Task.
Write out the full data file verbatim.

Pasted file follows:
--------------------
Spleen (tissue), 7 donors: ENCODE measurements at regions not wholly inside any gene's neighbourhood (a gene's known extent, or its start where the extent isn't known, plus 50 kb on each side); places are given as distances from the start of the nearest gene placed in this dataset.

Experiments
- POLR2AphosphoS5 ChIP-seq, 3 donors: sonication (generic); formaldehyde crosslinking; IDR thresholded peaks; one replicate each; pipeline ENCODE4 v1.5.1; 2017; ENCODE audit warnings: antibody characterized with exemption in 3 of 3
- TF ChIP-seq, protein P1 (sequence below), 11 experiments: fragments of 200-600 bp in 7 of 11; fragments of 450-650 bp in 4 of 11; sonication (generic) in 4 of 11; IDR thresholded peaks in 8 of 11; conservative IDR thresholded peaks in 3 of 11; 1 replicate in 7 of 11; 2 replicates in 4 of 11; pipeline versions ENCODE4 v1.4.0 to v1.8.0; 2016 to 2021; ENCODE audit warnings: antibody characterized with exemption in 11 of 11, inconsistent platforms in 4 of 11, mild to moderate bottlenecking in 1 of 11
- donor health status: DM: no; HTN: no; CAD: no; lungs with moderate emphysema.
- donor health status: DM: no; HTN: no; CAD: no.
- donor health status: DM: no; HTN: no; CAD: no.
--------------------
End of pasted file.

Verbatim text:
Spleen (tissue), 7 donors: ENCODE measurements at regions not wholly inside any gene's neighbourhood (a gene's known extent, or its start where the extent isn't known, plus 50 kb on each side); places are given as distances from the start of the nearest gene placed in this dataset.

Experiments
- POLR2AphosphoS5 ChIP-seq, 3 donors: sonication (generic); formaldehyde crosslinking; IDR thresholded peaks; one replicate each; pipeline ENCODE4 v1.5.1; 2017; ENCODE audit warnings: antibody characterized with exemption in 3 of 3
- TF ChIP-seq, protein P1 (sequence below), 11 experiments: fragments of 200-600 bp in 7 of 11; fragments of 450-650 bp in 4 of 11; sonication (generic) in 4 of 11; IDR thresholded peaks in 8 of 11; conservative IDR thresholded peaks in 3 of 11; 1 replicate in 7 of 11; 2 replicates in 4 of 11; pipeline versions ENCODE4 v1.4.0 to v1.8.0; 2016 to 2021; ENCODE audit warnings: antibody characterized with exemption in 11 of 11, inconsistent platforms in 4 of 11, mild to moderate bottlenecking in 1 of 11
- donor health status: DM: no; HTN: no; CAD: no; lungs with moderate emphysema.
- donor health status: DM: no; HTN: no; CAD: no.
- donor health status: DM: no; HTN: no; CAD: no.